Today we attended a very special event for our city, where the local finalist (women living in Guadalajara who are over 60 years of age) competed for the title of the “Reina de la Tercera Edad” (Queen of the Elderly Ladies.) It was wonderful to see the genuine care of not only of the DIF division, who looks after the elderly’s safety and well being, but also of the sponsoring companies. With elegance and excitement, the beautiful grandmothers, talked about their families and life stories. It is thought provoking to hear what truly matters to people as they approach the concluding stage of their lives. It was very fun to stand right beside the many other photographers and videographers from several different media sources, including news papers, television and radio. Whoever marvelous this occasion truly was, there was one very sad aspect about this whole event, and social effort; one that sent chills down my spine as the winner expressed her surprise and gratefulness to the jury and the gathered crowd.
Amidst the cheering and smiles, under the façade of confidence and satisfaction, almost unperceivable, yet unmistakably there, lay cold void.
A muted cry of loneliness.
She encouraged all the elderly to join these social activities, to attend to the DIF meetings for the older folks. The DIF organizes events and varied classes including: crafts, music, and dancing. Her main reason for encouraging them to do so, was to escape loneliness, to feel alive again. Yet in all of this there is a painful lack of purpose. It is almost as if they have found a way to entertain them, to numb them as the time ticks by in dreadful fear of the eminent approaching end. Like my dad’s friend likes to say: “they have created a waiting room for heaven.” There is so much these dear people could be doing as investment to the society. I can’t help but imagine the wealth of hidden wisdom, the untouched joys and satisfaction that come from the impartment of experience and knowledge from generation to generation.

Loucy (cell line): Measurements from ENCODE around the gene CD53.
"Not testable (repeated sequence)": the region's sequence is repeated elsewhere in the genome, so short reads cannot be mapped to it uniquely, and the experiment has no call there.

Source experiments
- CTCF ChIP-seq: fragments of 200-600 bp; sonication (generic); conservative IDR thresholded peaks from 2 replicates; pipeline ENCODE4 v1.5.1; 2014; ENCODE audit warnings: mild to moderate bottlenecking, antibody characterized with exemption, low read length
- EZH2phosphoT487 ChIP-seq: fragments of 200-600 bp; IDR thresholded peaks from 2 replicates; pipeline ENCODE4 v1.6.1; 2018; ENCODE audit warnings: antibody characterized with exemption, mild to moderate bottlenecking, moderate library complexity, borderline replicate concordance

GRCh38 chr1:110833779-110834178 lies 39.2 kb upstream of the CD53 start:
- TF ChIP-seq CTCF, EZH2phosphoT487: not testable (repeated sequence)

Who is speaking the fundamental truths about how the accumulated knowledge of our grandparents should be revered and inquired after? How is the urgency for heeding and cherishing our old folks’ involvement in our daily lives inculcated to our youth?
Although I am in no position to change Mexico’s view of our elderly, I can change the way I personally interact with them. I have purposed to show honor and deference to this precious people group by asking for their opinion, including them and in conversation and listening to their enriching stories, as well as encouraging other young people to do the same. If each of us decides to treat past generations with respect and reverence, maybe we could change Mexico’s view of our elderly.